School kids high-fiving

California Team to Uncover Pandemic Impact on PreK-12 Students
UC San Diego economist Julian Betts is co-PI on a study of pandemic recovery and equitable outcomes across 1,000 school districts in the state. The effort is in collaboration with the Public Policy Institute of California, UC Berkeley School of Education and California Department of Education.

Math to Make a Difference
A myth-busting Q&A with Economics Department Chair  Julie Cullen about the field and its future. 

Econ alum Rhett ButlerEcon Alum Wins Heinz Award
Economics alumnus  Rhett Ayers Butler ’99, founder and CEO of the environmental nonprofit news platform Mongabay, has won the 2022 Heinz Award for the Environment.

Kroner Center to Strengthen and Protect Retiree Investments
Economics alumnus  Kenneth Kroner and his wife, Jennifer, have pledged $5 million to establish the Kroner Center for Financial Research. Co-directed by Graham Elliott of Economics, the center is the only research center of its kind – linking major asset owners around the world with the academic economics and finance community.

Welcome, Aram Grigoryan

Welcome, Nir Jaimovich

Portrait of Karthik MuralidharanOne of ‘100 Most Influential Academics in Government’
Apolitical’s list includes Karthik Muralidharan of Economics who is celebrated for research to enhance the efficacy of government expenditure in the social sector.

Inflation Inequality
Economics graduate student  Jacob Orchard writes in The Conversation about how the poorest Americans are hit hardest by soaring prices on necessities.

Remote Work Drove Over 60% of House-Price Surge, Fed Study Finds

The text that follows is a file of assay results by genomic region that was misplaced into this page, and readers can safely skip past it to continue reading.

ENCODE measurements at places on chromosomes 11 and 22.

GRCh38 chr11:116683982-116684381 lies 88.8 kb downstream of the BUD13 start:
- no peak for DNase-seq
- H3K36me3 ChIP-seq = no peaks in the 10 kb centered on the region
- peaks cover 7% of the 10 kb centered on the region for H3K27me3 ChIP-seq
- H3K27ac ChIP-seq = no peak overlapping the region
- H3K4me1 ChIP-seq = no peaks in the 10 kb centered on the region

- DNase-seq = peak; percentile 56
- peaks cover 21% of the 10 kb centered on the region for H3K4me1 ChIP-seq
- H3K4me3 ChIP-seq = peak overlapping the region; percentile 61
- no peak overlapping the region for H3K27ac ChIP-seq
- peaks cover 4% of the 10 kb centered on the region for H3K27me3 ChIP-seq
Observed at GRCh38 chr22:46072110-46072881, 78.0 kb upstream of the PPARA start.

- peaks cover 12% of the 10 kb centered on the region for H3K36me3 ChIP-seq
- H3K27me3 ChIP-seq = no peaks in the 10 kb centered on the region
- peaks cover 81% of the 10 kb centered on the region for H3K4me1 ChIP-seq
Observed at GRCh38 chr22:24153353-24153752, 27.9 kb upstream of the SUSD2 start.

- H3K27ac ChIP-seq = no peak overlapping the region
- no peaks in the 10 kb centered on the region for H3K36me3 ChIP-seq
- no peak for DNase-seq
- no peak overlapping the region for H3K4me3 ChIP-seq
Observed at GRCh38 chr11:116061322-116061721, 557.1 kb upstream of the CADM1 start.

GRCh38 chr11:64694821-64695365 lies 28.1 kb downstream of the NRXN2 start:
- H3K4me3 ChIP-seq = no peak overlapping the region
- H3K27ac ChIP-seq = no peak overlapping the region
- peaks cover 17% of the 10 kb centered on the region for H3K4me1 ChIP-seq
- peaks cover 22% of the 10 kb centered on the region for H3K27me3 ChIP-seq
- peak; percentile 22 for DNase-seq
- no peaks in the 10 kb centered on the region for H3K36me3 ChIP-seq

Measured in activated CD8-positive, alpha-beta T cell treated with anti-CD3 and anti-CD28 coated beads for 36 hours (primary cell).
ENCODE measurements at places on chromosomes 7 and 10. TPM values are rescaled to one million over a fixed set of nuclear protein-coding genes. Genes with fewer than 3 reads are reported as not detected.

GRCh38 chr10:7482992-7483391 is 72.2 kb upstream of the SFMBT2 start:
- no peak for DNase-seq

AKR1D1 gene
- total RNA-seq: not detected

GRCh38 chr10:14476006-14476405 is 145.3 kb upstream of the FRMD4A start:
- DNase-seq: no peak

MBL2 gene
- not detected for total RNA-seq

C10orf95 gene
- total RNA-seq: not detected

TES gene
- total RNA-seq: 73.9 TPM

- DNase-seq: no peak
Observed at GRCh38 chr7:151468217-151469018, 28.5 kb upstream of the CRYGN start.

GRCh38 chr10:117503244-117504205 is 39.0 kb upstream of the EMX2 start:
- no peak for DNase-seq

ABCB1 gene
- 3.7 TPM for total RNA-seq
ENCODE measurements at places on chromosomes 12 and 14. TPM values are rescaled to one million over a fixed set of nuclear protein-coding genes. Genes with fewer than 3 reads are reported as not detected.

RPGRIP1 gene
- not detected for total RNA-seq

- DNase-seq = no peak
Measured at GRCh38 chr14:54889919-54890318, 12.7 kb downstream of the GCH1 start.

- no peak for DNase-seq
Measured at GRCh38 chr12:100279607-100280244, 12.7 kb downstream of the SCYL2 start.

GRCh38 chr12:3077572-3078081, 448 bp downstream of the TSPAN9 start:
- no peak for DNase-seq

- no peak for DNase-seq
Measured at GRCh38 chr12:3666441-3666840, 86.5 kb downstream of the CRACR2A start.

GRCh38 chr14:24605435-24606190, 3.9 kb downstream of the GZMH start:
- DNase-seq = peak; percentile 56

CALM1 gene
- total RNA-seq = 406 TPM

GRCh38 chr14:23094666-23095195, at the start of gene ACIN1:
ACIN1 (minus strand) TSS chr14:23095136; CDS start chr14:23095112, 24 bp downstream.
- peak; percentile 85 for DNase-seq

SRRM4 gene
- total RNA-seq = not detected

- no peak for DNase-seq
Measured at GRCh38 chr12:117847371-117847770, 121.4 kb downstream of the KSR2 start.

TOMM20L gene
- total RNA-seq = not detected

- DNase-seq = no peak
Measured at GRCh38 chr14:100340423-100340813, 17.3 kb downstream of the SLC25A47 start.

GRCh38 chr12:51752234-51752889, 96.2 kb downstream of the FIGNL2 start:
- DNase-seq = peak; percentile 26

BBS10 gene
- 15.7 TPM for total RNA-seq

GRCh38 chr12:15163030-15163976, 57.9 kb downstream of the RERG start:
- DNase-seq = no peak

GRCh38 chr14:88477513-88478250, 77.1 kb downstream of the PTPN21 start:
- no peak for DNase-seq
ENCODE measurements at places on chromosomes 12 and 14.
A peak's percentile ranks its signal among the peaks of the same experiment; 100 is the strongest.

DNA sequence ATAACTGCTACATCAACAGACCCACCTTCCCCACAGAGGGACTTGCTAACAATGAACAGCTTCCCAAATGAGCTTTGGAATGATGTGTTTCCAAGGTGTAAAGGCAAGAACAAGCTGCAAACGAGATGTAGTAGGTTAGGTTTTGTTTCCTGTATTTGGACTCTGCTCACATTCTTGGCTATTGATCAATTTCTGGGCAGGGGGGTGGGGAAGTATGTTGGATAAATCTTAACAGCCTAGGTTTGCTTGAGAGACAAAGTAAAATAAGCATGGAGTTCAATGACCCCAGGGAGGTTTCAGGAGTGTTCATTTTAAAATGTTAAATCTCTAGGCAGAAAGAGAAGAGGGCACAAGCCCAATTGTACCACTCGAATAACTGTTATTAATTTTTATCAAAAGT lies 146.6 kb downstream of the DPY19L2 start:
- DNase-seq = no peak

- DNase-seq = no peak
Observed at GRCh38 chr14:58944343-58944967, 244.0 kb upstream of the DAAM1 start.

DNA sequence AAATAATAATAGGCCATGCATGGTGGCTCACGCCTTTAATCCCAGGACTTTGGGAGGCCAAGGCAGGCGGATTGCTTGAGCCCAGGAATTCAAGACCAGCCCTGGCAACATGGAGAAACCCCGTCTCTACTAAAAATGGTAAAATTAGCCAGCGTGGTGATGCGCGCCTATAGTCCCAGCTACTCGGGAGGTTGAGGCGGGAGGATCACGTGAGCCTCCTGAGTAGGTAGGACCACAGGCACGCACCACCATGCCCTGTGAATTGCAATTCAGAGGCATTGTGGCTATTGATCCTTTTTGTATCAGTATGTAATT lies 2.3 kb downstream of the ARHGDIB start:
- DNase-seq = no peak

Bloomberg News reports on research co-authored by Johannes Wieland of Economics and a colleague from the Federal Reserve Bank of San Francisco. The research also caught the attention of  New York Times’ columnist Paul Krugman.

Portrait of Valerie Ramey The 8 Economists Who Decide If the U.S. Is in a Recession
Hint: Our own Valerie Ramey is among them, the Washington Post reports.

Why Billionaires Are Donating Millions to This Nonprofit That Gives Cash to the Poor
Forbes presents an extensive story on the nonprofit GiveDirectly, co-founded by  Paul Niehaus of Economics. 

Did the Federal Reserve Make the Right Call Increasing Interest Rates?
James Hamilton  weighs in as a member of the San Diego Union-Tribune’s Econometer panel.

Couple in front of their rebuilt homeCalifornia’s Wildfire Building Codes Make Newer Homes Less Likely to Burn
Marketplace features the research of economist  Judson Boomhower on the protective effects of wildfire building codes on new homes. Remarkably, Boomhower’s research also shows that the codes also protect older neighboring homes.

The Resilience of State and Local Government Budgets in the Pandemic
Jeffrey Clemens recently published an Econofact memo describing his research on the unexpected stability of state and local governments’ budgets.

What If TV Isn’t Bad for Us?
Gordon Dahl of Economics is featured in a “Freakonomics, M.D.” podcast where he speaks about his research from 2009 on the surprising correlation between consuming violent media and a decrease (not increase) in acts of violent crime.

News Archive

Welcome, Juan Herreno, December 2021

Welcome, Steve Wu, December 2021

Graham Elliott elected Fellow of the Econometric Society, September 2021

Graham Elliott named the Sir Clive W. J. Granger Endowed Chair in Econometrics, July 2021

Welcome, Emanuel Vespa, November 2020

Read a collection of Tributes to Distinguished Professor, Emeritus, Mark Machina, November 2020

Welcome, Fabian Trottner, October 2020

Welcome, Denis Shishkin, September 2020

Welcome, Sara Lowes, August 2020

Welcome, Fabian Eckert, August 2020

Welcome, David Arnold, August 2020

Message from the Chair, June 2020

Valerie Ramey awarded 2020 R.K. Cho Economics Prize, May 2020

Valerie Ramey named one of Worth Magazine's 16 Powerhouse Female Economists, May 2019

Team UCSD wins the the CFA Institute Local Research Challenge for the 3rd year in a row, Mar 2019

Songzi Du, Econometrica, May 2021

Sara Lowes, American Economic Review, April 2021

Isabel Trevino, Econometrica, Jan 2020

Karthik Muralidharan, American Economic Review, Apr 2019

Johannes Wieland, American Economic Review, Feb 2019

Judson Boomhower, American Economic Review, Feb 2019

Julian Betts, Public Policy Institute of California, Jan 2019

Economics in Action Newsletter Archive